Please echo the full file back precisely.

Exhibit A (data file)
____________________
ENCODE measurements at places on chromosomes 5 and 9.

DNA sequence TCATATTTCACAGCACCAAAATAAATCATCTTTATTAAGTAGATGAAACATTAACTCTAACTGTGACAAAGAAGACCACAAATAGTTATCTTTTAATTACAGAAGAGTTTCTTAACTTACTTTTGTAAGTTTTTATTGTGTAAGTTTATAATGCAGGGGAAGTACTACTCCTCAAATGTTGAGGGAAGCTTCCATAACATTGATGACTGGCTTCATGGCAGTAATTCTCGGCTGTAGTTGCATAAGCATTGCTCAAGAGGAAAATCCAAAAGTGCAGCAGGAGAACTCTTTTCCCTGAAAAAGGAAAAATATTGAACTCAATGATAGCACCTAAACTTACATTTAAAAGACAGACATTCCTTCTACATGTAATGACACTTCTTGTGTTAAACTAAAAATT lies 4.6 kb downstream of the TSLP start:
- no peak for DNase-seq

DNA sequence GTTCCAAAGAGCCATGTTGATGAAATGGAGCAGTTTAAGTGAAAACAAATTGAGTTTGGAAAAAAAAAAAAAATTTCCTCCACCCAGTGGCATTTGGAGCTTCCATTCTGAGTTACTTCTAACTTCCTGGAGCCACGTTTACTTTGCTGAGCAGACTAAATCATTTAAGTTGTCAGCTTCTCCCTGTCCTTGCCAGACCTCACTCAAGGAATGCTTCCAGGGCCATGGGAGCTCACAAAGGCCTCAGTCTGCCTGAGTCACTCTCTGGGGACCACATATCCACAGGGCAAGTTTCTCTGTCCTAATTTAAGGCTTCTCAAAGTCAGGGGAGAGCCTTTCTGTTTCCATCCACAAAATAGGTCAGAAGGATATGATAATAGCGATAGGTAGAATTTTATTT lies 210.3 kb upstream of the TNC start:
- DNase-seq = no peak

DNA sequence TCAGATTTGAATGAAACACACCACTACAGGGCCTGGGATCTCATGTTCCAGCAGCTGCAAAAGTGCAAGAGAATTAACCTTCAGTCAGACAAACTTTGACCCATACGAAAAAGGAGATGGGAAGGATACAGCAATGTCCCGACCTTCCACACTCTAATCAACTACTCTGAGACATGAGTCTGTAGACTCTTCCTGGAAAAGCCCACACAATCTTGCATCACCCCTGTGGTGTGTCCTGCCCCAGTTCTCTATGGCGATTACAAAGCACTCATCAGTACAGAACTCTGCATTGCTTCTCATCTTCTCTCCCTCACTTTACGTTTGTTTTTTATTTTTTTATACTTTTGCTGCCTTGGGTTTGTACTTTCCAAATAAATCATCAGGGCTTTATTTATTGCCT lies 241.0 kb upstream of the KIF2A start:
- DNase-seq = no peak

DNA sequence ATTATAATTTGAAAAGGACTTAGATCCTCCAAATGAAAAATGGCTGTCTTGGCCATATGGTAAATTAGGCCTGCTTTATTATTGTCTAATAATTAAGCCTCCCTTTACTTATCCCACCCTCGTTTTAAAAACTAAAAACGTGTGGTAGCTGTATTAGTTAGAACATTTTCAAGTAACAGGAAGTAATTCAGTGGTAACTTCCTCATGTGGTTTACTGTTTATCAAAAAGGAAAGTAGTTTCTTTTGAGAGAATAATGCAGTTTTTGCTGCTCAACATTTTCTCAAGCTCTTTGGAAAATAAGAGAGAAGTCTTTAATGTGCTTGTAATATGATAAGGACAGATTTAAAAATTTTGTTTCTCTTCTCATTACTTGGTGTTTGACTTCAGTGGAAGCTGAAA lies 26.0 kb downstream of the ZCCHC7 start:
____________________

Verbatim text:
ENCODE measurements at places on chromosomes 5 and 9.

DNA sequence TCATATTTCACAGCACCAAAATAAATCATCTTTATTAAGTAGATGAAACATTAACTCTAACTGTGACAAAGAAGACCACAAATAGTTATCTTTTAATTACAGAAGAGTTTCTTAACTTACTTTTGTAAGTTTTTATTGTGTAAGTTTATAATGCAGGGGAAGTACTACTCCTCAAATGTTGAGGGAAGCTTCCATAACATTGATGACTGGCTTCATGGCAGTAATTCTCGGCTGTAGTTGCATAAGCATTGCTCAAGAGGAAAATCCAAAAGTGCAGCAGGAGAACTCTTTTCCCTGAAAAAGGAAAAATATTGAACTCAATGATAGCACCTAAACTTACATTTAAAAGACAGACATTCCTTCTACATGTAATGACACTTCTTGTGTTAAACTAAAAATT lies 4.6 kb downstream of the TSLP start:
- no peak for DNase-seq

DNA sequence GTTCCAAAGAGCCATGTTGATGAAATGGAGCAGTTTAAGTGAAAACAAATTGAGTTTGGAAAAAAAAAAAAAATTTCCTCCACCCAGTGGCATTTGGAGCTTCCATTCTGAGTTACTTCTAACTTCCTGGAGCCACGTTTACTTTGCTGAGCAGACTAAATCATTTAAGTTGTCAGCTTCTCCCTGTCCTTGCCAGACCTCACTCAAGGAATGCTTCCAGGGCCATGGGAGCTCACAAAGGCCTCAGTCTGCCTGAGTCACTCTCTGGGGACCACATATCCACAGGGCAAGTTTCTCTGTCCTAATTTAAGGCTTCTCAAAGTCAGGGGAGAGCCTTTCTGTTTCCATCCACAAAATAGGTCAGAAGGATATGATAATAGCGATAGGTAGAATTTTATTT lies 210.3 kb upstream of the TNC start:
- DNase-seq = no peak

DNA sequence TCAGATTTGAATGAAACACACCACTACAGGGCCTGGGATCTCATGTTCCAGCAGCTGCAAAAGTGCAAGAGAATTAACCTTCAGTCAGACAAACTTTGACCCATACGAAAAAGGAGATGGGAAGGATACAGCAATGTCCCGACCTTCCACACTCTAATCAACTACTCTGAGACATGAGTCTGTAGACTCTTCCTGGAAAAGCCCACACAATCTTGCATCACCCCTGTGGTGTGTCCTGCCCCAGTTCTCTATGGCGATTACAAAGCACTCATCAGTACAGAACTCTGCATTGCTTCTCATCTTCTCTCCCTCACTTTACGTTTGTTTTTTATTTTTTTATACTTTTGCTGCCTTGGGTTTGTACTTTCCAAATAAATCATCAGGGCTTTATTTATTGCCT lies 241.0 kb upstream of the KIF2A start:
- DNase-seq = no peak

DNA sequence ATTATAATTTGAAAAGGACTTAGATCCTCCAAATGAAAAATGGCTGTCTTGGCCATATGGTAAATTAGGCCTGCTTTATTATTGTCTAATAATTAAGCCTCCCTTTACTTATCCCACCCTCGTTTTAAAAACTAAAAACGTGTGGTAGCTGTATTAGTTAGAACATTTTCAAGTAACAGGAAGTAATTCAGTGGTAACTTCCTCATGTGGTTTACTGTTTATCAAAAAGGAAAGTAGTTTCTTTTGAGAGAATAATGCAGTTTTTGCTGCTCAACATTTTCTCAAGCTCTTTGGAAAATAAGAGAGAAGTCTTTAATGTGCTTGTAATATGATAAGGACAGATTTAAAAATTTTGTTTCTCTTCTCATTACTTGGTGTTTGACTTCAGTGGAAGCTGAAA lies 26.0 kb downstream of the ZCCHC7 start: